Iran and nuclear weapons? There are three mentions but what is one of the most important factors in the region barely registers. One of those is to say that having nuclear weapons doesn’t benefit anyone. That should be a laugh line.

As I’ve said before, a basic concept of this administration is that al-Qaida is the enemy because it attacks America. Yet the much larger strategic threat posed by revolutionary Islamism—Iran, Syria, Hamas, Hizballah, the Muslim Brotherhood, smaller groups, and with Turkish government cooperation—is not perceived as a threat.

That is a catastrophe.

Most of the speech is a celebration of the revolutionary upheavals as if they were the American civil rights’ movement (he mentions Rosa Parks) or indeed the American Revolution.

What he wants to do is an extension of his view on domestic politics: get on the side of the people, encourage rebellion, and everything will work out all right.

And here is all he says about the threat to that rosy picture:

”Not every country will follow our particular form of representative democracy, and there will be times when our short-term interests don't align perfectly with our long-term vision for the region. But we can, and we will, speak out for a set of core principles –- principles that have guided our response to the events over the past six months:”

Really? What did Obama say about 2011 that might not be said about Iran in 1978? Or before the Palestinian elections that brought Hamas to power?

After the leading candidate for the presidency of Egypt predicted an Islamist majority in parliament can the president of the United States not have that disaster on his mind? Notice how he says “short-term interests.” But why can’t countries follow a path totally opposite to a Western concept of democracy, an Islamist dictatorship?

And why can’t the results be the opposite of “align perfectly” and be totally in opposition to U.S. interests? Why can’t the results be catastrophic for U.S. long-term interests, as the revolution in Iran was?

There were gestures toward women’s rights and a sentence on Christians. But notice how these are just put in to cover the administration. The Christians of Egypt are mentioned but not those suffering far more in Iraq. The problem must be portrayed as narrow not symptomatic of a much wider intolerance and extremism.

What could Obama have easily said? Something like this:

We favor forces of stability and democracy but recognize that there are powerful forces that want to divert these revolutions into the creation of new, anti-Western dictatorships that will add more decades of suffering and bloodshed to the region. We stand with the moderates and oppose those radical forces, recognizing the dangers of the current moment. Past revolutions have shown how things can go wrong and we are aware of this possibility.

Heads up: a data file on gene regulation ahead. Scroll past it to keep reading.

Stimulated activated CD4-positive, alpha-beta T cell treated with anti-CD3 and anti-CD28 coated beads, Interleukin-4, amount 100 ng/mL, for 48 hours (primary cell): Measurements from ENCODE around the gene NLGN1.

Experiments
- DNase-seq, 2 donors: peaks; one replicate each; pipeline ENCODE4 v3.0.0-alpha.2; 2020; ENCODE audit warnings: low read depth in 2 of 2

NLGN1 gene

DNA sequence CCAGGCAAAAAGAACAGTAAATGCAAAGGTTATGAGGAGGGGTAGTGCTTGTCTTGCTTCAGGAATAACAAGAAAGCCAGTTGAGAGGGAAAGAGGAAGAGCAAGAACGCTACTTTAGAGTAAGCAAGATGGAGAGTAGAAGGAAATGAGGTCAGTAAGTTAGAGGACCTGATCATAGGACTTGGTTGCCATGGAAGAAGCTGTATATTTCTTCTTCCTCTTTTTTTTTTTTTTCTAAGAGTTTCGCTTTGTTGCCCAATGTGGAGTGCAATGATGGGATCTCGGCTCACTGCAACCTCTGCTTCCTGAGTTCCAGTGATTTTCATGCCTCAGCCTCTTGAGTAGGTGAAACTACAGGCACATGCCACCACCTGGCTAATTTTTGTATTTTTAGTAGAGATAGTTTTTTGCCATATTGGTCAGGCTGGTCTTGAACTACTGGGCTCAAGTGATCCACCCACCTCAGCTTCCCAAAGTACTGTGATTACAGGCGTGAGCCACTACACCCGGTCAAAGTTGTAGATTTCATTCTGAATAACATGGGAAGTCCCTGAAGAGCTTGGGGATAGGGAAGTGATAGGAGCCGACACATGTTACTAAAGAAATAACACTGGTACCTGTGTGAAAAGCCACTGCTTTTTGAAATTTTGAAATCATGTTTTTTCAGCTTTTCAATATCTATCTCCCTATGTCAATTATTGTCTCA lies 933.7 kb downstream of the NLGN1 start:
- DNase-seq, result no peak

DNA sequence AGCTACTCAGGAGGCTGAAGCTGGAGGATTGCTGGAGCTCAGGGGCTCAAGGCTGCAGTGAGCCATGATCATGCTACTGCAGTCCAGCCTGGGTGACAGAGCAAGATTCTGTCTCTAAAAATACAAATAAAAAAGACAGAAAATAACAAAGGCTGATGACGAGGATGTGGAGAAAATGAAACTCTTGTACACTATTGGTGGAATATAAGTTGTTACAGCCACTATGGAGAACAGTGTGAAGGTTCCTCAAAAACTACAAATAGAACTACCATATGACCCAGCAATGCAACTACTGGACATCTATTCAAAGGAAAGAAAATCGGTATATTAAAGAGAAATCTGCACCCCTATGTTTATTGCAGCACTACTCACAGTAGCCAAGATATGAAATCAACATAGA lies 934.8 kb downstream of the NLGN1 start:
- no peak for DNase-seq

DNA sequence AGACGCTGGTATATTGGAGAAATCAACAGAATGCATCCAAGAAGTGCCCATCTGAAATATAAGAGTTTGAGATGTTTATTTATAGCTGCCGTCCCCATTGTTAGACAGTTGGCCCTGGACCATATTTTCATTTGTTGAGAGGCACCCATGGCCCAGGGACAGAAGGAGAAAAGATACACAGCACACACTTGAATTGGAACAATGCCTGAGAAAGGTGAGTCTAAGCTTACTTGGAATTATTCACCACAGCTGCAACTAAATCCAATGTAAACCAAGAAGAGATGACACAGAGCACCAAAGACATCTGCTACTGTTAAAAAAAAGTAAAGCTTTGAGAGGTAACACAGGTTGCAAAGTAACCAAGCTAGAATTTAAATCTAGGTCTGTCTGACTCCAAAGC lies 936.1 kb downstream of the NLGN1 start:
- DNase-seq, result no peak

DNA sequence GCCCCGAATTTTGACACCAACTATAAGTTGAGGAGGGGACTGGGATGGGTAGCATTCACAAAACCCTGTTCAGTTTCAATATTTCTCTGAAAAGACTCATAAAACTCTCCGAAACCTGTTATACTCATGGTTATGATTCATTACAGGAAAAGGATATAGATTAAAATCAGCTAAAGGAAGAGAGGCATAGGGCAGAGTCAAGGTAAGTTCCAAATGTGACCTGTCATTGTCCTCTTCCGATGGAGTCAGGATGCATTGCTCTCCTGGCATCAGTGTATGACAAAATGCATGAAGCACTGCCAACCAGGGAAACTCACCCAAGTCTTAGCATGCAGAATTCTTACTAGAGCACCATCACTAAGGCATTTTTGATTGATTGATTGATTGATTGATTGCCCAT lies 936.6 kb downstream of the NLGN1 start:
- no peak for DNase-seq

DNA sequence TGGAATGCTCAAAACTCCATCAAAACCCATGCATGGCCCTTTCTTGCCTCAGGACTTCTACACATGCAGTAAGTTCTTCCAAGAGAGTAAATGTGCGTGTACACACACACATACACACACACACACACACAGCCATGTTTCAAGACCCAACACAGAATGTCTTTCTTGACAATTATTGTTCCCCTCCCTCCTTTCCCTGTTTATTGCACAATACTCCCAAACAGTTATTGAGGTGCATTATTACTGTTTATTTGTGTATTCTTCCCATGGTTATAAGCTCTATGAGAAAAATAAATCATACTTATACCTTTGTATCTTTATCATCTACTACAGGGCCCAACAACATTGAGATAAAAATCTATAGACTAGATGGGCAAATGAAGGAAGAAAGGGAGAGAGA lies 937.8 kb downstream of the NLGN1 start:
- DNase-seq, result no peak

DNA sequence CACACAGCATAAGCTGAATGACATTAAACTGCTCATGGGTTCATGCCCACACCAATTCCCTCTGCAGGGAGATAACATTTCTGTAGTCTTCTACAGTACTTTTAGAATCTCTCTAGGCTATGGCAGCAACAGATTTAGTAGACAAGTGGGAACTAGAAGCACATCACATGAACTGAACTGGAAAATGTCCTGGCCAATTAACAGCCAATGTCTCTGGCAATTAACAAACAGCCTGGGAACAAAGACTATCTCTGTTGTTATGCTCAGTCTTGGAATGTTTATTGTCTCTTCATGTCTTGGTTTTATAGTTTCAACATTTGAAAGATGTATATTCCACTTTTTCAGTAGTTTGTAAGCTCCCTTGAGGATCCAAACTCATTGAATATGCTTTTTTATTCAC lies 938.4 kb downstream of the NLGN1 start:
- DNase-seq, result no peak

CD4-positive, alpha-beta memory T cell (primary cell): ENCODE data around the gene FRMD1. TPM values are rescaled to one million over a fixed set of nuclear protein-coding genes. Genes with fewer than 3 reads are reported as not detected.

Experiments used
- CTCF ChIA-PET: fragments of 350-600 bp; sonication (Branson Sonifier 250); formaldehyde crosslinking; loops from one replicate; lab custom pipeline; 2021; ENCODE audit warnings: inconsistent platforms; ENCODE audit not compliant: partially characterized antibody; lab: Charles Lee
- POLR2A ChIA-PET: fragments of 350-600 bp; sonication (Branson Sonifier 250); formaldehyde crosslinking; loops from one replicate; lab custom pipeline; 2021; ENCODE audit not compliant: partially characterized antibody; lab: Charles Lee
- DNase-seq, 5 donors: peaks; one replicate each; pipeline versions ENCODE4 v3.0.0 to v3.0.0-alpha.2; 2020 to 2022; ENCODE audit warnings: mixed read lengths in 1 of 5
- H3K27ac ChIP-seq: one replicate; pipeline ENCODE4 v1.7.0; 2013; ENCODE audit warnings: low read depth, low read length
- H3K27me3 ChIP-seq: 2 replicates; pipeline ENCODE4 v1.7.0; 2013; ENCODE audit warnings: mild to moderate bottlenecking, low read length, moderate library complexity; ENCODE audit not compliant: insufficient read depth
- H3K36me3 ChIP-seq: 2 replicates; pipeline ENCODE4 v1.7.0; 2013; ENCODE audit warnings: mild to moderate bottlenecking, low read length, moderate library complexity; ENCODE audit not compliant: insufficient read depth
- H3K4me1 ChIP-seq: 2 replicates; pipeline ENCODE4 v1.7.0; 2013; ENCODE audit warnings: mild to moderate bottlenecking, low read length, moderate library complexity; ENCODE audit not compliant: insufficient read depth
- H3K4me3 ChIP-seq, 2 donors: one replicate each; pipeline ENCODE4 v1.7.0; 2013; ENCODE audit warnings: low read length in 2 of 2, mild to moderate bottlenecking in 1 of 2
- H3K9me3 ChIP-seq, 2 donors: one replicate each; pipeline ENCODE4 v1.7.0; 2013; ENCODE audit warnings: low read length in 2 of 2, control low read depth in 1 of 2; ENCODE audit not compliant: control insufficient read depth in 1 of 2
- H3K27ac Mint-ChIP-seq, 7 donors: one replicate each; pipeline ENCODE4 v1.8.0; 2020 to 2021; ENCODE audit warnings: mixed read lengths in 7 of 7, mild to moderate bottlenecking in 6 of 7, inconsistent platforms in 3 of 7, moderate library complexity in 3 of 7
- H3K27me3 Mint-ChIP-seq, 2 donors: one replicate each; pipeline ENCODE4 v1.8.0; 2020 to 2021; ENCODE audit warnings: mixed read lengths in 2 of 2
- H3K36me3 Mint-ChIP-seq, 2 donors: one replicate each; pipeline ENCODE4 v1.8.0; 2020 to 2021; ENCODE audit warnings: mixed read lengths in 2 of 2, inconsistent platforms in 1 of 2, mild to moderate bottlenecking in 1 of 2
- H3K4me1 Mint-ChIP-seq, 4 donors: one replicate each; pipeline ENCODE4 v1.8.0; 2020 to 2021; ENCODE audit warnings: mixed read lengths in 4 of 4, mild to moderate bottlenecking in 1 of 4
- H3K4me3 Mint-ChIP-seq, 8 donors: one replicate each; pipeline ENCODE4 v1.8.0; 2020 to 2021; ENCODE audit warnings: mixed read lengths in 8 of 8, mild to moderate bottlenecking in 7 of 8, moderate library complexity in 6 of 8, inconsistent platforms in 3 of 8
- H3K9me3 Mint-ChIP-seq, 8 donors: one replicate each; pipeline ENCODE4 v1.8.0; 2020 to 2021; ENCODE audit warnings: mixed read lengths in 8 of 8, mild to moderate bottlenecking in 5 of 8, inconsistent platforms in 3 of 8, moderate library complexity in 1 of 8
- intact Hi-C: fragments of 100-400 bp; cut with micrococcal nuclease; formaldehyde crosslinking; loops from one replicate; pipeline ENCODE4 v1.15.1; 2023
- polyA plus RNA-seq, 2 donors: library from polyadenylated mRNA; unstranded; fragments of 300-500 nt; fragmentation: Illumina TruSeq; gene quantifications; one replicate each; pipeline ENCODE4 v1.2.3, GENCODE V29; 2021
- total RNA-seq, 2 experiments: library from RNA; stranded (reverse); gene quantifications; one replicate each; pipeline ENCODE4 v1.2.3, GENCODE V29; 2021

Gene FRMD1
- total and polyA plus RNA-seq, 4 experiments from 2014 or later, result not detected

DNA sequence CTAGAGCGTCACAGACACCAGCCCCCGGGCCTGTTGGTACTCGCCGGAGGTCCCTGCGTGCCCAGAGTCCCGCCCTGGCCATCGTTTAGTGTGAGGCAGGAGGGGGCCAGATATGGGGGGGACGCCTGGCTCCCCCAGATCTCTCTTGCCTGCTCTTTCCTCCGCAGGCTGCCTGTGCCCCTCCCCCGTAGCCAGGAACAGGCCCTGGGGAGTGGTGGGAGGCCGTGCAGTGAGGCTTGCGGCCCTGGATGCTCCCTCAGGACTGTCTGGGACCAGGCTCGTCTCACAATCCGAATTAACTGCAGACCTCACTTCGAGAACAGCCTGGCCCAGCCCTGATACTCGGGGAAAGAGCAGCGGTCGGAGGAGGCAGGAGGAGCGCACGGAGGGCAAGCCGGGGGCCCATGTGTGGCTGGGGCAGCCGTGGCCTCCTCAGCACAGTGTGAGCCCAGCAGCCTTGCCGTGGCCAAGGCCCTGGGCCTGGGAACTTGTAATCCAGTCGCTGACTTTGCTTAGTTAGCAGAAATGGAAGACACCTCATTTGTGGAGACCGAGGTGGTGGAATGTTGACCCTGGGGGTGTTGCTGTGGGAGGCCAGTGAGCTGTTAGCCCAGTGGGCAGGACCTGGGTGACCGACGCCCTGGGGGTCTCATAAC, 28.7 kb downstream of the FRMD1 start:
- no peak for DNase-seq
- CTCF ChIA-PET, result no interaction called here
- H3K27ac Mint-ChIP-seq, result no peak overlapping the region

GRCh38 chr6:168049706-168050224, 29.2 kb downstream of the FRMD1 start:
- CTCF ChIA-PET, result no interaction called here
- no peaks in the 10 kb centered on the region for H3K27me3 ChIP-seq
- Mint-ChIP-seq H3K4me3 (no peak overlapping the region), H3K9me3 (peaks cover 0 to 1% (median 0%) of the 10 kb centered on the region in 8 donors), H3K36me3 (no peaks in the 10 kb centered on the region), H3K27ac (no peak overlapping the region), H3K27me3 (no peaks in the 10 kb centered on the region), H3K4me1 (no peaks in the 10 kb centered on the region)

We also recognize that in countries like Iran, Syria, and Libya, and also in the Gaza Strip, that there are especially brutal dictatorships incapable of reform and dangerous to regional peace and our interests. We will oppose those governments and favor their departure from the scene.

But there is no hint that such ideas have entered Obama's mind or those of the advisors to whom he's listening.

Finally what does Obama propose as his great policy for implementing his ideas?

Answer: He’s going to send money. But in foreign policy as on domestic issues this is not a solution. Consider all the aid the United States gave to Egypt or the Palestinians. What political advances did that bring?

And all the money won’t be enough. Food prices are rising. Egypt will continue to be anarchic. A democratic state will suffer a bigger crisis than a dictatorship under such conditions.

So that’s it. Obama’s policy is to cheer the revolutionaries, boo the dictators, and send money.

That is not a strategy, it’s a formula for catastrophe and the destruction of U.S. allies and interests in the region. Moreover, when anti-American radicals--the Brotherhood, other revolutionary Islamists, radical nationalists, and far-left parties--dominate Egypt's parliamentary elections in September (an outcome that is 100 percent predictable) this Obama policy will collapse overnight.

I’ll write about the aspects dealing with Israel and the "peace process" separately.

Barry Rubin is director of the Global Research in International Affairs (GLORIA) Center, editor of the Middle East Review of International Affairs (MERIA) Journal, and a featured columnist at PajamasMedia His latest books are The Israel-Arab Reader (seventh edition), The Long War for Freedom: The Arab Struggle for Democracy in the Middle East (Wiley), and The Truth About Syria (Palgrave-Macmillan). The website of the GLORIA Center is His PajamaMedia columns are mirrored and other articles available at